But the raiders’ choice of haven revealed coastal China as another dangerous gap in the empire’s defense. Japan already had many troops in China. Within weeks, the Imperial General Headquarters sent the main force of the Thirteenth Army and elements of the Eleventh Army and the North China Area Army—a total force that would swell to 53 infantry battalions and as many as 16 artillery battalions—to destroy the airfields the Americans had hoped to use in the provinces of Chekiang and Kiangsi. “Airfields, military installations, and important lines of communication will be totally destroyed,” the order read. The unwritten command was to make the Chinese pay dearly for their part in the empire’s humiliation.
Details of the destruction emerged from previously unpublished records on file at Chicago’s DePaul University. Father Wendelin Dunker, a priest based in the village of Ihwang, fled the Japanese advance along with other clergy, teachers, and orphans under the church’s care, hiding in the mountains. He returned to find packs of dogs feasting on the dead. “What a scene of destruction and smells met us as we entered the city!” he wrote in an unpublished memoir.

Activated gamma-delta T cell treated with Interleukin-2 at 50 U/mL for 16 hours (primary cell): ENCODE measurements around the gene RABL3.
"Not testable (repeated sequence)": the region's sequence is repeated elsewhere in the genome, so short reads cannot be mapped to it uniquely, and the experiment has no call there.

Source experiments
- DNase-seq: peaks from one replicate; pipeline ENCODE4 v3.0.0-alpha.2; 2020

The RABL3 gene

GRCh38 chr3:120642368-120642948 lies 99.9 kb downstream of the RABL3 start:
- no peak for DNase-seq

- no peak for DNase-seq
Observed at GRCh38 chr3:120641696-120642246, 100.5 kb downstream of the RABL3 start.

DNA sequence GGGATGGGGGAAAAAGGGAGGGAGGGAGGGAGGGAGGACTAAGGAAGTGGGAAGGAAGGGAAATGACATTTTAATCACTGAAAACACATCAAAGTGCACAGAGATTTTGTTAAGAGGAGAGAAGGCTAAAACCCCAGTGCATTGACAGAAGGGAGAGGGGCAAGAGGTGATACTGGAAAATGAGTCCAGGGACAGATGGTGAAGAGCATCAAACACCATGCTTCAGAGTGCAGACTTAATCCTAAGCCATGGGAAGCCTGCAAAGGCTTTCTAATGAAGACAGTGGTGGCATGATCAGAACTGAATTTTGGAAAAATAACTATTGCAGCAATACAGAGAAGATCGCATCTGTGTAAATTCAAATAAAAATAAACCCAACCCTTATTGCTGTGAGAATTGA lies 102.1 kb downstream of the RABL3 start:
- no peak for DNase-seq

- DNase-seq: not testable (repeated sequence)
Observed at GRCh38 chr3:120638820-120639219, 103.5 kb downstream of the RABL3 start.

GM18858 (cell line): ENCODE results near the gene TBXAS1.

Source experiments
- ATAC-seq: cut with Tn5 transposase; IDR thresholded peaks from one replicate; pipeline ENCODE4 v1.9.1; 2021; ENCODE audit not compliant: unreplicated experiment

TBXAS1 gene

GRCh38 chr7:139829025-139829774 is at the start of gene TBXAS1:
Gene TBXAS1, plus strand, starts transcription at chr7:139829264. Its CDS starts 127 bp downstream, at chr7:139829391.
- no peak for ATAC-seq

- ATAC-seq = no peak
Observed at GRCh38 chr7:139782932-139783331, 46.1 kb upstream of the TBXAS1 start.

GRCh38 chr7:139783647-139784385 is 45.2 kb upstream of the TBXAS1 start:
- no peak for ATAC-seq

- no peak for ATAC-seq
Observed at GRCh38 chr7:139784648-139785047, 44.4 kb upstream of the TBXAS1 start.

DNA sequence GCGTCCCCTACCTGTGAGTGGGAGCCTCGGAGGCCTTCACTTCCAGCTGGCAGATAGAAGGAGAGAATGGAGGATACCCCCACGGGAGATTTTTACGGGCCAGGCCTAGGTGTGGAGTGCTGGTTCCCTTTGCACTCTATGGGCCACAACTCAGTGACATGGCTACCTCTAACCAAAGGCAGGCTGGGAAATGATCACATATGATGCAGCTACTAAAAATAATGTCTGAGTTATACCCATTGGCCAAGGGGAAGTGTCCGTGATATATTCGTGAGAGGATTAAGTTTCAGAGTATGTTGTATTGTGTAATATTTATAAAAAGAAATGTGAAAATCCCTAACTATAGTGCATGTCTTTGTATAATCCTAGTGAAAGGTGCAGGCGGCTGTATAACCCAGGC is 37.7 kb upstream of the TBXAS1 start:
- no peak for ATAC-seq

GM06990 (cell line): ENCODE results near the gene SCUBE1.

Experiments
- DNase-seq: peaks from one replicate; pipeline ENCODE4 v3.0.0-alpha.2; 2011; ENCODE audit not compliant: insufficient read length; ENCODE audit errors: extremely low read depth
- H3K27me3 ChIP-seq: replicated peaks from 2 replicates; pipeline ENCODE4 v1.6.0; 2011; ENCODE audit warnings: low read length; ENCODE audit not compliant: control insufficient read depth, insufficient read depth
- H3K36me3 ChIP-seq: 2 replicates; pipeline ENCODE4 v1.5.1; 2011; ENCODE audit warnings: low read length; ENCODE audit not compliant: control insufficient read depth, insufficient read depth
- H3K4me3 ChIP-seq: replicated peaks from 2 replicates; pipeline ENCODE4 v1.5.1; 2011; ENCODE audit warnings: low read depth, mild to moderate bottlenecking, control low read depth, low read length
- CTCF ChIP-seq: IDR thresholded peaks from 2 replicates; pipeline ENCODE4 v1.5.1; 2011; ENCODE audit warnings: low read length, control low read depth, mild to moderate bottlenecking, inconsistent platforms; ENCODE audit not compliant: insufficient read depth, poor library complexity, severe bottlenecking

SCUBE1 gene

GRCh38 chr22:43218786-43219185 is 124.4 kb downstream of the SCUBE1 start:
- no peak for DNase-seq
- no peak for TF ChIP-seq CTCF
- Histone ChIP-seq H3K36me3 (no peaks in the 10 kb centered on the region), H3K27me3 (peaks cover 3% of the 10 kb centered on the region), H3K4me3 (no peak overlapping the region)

The Japanese returned to Ihwang, forcing Dunker out again. Troops torched the town. “They shot any man, woman, child, cow, hog, or just about anything that moved,” Dunker wrote. “They raped any woman from the ages of 10–65.”